8. Callie Wayn

    This book sounds like it applies to non-salespeople more than salespeople. It’s great when a book can impart transferable information. Thanks for sharing, Hamilton! I think it’s wonderful that the purpose of a pitch isn’t to move others immediately to adopt your idea. Instead, that purpose is to offer something so compelling that it begins a conversation, brings the other person in as a participant, and eventually arrives at an outcome that appeals to both of you.

  9. Mike

    This was a really nice post. Finding the time and actual effort to produce a great article… but what can I say… I put things off a whole lot and never manage to get anything done.

  10. Dan Bergeron

    This is a very well written article. I’ll make sure to bookmark it and come back to read more of your useful posts. Thanks for it. I will certainly come back.

  11. Fred Chartwell

    I really like what you are saying and the way in which you say it. You make it enjoyable and you still take care of to keep it wise. I can not wait to read much more from you. This is a tremendous website.

  12. Augusta Greenwood

    Please let me know if you’re looking for an author for your blog. You have some really great posts and I think that I would be a good asset. If you ever want to take some of the load off, I’d really like to write some material for your blog in exchange for a link back to mine. Please shoot me an email if interested. Many thanks!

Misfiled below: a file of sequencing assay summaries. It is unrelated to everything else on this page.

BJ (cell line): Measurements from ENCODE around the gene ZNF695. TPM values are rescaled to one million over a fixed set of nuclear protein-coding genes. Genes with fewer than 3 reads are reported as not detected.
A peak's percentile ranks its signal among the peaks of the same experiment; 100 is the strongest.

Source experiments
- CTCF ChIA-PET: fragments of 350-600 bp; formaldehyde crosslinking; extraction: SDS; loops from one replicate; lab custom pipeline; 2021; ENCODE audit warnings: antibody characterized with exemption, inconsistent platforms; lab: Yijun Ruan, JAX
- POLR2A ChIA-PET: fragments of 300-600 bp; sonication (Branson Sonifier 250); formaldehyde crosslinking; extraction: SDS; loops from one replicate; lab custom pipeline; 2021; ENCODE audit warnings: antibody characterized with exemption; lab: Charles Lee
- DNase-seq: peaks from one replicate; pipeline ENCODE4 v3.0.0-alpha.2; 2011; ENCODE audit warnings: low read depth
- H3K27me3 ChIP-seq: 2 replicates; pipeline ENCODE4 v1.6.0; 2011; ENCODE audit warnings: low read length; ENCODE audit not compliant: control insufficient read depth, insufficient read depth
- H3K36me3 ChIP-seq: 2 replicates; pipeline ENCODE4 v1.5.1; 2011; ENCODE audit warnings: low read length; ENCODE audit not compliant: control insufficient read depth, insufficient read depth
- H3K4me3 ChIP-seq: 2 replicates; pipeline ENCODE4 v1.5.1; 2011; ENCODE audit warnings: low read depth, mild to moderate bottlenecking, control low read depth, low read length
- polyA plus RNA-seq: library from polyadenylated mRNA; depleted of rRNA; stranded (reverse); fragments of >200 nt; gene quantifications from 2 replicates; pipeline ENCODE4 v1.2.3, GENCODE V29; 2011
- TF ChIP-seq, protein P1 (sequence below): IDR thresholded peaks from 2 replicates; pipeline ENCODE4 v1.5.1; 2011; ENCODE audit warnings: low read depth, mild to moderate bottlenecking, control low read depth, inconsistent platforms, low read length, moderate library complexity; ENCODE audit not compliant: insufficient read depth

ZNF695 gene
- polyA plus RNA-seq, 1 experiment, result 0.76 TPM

• I will drop you an email, Augusta. Thanks for inquiring about it. That’s not something that I’ve considered at this point. So I need to learn more about it. Welcome to the Hammer Blog!

      Hamilton Lindley

    • Harper Kline

      I came across this book in a group reading project. We are all in sales and regularly read all sorts of books, from self-improvement to habit training, to sales. This is by far the worst book we have picked up.

      The author makes many good points throughout the book that can be useful to “move others”, or sell. But with each good point, he compromises his knowledge of selling by trying to obliterate tried and true practices.

      Good salespeople solve problems. And as mentioned in the book, great salespeople can find problems people didn’t know they had. If he could have stuck to that idea, and built on it, tying in ethically sound, traditional sales, it would have come across better. At this point, I’m glad the book is finished so we can move on to something that has a greater impact.

  13. Liz

    Thanks for breaking this book down into such concise categories. It sounds like it’s full of effective and useful tools for salespeople. There are certain aspects of sales that feel intuitive because I constantly interact with salespeople, so some of the methods are familiar. But even the familiar ones aren’t necessarily something I would independently have realized — for example using the phrase “yes and” is a great approach to opening potential in a conversation.

  14. Ed Truax

    An impressive post! I forwarded this onto a friend who just became a salesman. And he actually bought me dinner simply because I stumbled upon it for him…lol. So allow me to reword this…. Thank YOU for the meal!!
    But yeah, thanks for spending the time to discuss how selling is human on your website.

  15. Kelly Lake

    Do you mind if I quote a few of your posts as long as I provide credit and sources back to your weblog? My blog is in the exact same area of interest as yours and my visitors would really benefit from some of the jinformation you provide here. Please let me know if this
    alright with you. Many thanks!

  16. Tommy Dalton

    Interesting perspective on selling. The “yes and” idea is a good one. I also like the idea of asking why isn’t your number lower because it is the opposite of what most salesmen do.

  17. Phil Harper